Fighting Food Insecurity With Love Fridges
The premise is simple: Take what you need and give what you can.
Food cooked with love just tastes better. It's an experience Chef Fresh Roberson wants to share with her community.
"We're making some turkey meatloaves, mashed potatoes and some greens from the farm. Today is really comforting food," she said. "My love language is acts of service and I'm in love with my community. So this is kind of right there for me, like how I can take care of my people, how we can do this work, how it kind of all fits together."
Roberson is cooking 60 meals for love fridges embedded in neighborhoods across Chicago.
So you're probably wondering — what does a love fridge even look like? Well, one in Englewood was completely painted by a local artist. All of the fridges have some sort of artwork on them. It's very community-based, and the premise is simple: Take what you need and give what you can. That's it.
Community members donate most of the food in these fridges, which are aimed at tackling food insecurity. But Chef Roberson's meals are part of a monthly initiative called Full Circle, where the love fridge pays local chefs and restaurants to cook nutritious meals for the fridges.
"You know, when the pandemic hit, all of my regular gigs got canceled. All the things I normally cook for got canceled," she said. "Things still this year have not been back into full swing, and so it is really nice to kind of have. This and the other work we do on Wednesday that we're adding it on to. It's really nice to be able to cook for community and have that be kind of a paid opportunity."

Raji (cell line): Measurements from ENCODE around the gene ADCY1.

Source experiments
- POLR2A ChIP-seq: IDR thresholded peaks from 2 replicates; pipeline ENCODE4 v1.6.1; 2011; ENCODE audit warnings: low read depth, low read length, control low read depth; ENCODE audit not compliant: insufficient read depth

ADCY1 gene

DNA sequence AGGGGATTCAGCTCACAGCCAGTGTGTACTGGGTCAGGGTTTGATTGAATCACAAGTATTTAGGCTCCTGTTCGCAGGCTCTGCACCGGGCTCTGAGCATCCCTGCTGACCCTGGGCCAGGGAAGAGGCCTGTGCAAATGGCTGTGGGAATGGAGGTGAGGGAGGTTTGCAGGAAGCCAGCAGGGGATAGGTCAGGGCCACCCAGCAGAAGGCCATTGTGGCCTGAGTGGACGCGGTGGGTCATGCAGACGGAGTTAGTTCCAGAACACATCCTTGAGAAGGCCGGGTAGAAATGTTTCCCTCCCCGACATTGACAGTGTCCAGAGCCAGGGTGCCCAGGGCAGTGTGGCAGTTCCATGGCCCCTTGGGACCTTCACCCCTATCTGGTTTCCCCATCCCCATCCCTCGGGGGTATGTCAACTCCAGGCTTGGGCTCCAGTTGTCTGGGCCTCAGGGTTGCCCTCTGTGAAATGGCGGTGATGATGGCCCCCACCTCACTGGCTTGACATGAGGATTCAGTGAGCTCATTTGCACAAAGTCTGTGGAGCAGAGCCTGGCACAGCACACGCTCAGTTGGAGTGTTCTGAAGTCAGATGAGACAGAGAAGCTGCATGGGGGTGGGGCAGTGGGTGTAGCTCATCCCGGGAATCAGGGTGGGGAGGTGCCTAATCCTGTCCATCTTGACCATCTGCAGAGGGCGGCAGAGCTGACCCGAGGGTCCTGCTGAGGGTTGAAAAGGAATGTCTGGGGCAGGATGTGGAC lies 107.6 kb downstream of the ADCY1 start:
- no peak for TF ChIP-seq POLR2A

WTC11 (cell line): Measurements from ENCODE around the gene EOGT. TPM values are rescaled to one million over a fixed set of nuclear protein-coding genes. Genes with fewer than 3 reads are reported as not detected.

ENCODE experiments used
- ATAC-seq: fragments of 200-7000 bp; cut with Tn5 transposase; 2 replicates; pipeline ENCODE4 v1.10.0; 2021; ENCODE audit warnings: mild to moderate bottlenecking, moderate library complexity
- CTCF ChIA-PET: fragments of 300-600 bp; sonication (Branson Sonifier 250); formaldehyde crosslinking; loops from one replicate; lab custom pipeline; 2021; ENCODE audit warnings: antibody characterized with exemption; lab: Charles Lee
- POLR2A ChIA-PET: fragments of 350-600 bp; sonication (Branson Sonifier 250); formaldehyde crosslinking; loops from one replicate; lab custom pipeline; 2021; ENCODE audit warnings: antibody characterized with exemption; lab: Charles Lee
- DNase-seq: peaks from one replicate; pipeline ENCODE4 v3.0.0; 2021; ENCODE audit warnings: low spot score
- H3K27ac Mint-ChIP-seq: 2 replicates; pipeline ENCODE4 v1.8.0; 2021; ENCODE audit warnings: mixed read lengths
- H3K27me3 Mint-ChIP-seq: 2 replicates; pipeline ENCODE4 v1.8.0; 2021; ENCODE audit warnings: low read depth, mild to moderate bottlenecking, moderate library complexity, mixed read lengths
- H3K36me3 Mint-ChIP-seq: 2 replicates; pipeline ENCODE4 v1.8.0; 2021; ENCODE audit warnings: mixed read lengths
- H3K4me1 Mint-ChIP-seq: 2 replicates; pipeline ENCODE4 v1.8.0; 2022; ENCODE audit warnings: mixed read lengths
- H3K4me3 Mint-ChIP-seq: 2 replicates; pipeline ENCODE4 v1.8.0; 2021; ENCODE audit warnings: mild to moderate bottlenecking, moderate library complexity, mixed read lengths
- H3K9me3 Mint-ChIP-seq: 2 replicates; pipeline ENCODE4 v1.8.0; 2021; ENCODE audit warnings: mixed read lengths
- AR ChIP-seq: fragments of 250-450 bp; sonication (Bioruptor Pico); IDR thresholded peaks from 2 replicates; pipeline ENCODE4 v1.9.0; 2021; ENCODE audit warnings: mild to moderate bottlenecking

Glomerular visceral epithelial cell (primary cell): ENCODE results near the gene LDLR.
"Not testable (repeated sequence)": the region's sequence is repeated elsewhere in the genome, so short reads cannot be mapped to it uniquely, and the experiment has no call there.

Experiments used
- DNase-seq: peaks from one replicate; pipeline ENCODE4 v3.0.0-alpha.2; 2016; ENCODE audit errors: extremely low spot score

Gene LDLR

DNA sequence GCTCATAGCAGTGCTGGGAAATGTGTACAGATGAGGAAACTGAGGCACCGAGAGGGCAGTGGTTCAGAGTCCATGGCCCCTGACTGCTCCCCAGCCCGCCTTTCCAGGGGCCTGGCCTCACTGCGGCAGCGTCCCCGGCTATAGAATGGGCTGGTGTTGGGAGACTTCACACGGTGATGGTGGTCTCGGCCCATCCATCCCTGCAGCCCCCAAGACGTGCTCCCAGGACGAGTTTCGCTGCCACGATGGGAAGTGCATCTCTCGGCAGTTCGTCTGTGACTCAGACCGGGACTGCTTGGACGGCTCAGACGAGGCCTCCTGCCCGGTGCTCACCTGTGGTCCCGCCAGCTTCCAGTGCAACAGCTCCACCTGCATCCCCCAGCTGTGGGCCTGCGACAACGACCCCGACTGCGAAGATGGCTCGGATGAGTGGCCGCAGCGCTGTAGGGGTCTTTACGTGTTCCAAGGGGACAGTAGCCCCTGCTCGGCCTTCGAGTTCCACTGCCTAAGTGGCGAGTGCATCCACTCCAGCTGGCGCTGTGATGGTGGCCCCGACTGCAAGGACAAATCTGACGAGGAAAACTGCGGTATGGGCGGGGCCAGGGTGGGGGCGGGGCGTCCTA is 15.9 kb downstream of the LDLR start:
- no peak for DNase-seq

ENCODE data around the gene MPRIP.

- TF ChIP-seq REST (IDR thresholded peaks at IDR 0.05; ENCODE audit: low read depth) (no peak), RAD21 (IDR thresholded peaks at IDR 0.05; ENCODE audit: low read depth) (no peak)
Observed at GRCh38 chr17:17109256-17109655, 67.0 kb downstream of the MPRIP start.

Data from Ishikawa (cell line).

Volunteers like Anna Spektor help distribute those meals.
"People need help," she said. "And I figure I'm able-bodied, I'm capable of a vehicle. The question isn't why should I. Why shouldn't I? I guess for me, that was the thing."
More than 13 million U.S. households — around 35 million Americans — experienced food insecurity sometime in 2020, according to the USDA.
"People were waiting, especially in the middle of the pandemic," Spektor said. "People were waiting at the fridges to grab their milk, their cheese, their eggs. Those fridges get cleaned out immediately."
Community fridges got their start in Germany in 2012 and grew, globally. Their popularity exploded over the pandemic with more than 200 spanning the U.S. from Seattle to Nashville to Albany, New York.
"It makes me feel really good and I know it's a nice thing to do, so that's why I really do it," Maliah Barker, who donates food, said.
They've revealed there's plenty of food to go around, but Spektor says there's a problem.
"It's a problem of distribution and the food just not being properly distributed and anchored in the communities that need access to food," Spektor said.
These communities are typically home to Black and Hispanic families who have seen chain stores close.
"Back when Dominic's made a kind of mad dash out of Chicago, out of Illinois, we had a grocery store, so we hadn't had it filled for maybe seven or eight years in our neighborhood," Roberson said. "And so it finally came back right before the pandemic hit."
Leaving community members with the task of filling the gaps for an essential need.
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